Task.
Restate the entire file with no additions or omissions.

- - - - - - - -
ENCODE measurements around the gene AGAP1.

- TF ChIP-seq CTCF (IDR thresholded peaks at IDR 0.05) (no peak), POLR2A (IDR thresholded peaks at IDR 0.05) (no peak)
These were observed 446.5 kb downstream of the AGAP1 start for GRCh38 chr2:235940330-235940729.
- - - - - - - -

ENCODE measurements around the gene AGAP1.

- TF ChIP-seq CTCF (IDR thresholded peaks at IDR 0.05) (no peak), POLR2A (IDR thresholded peaks at IDR 0.05) (no peak)
These were observed 446.5 kb downstream of the AGAP1 start for GRCh38 chr2:235940330-235940729.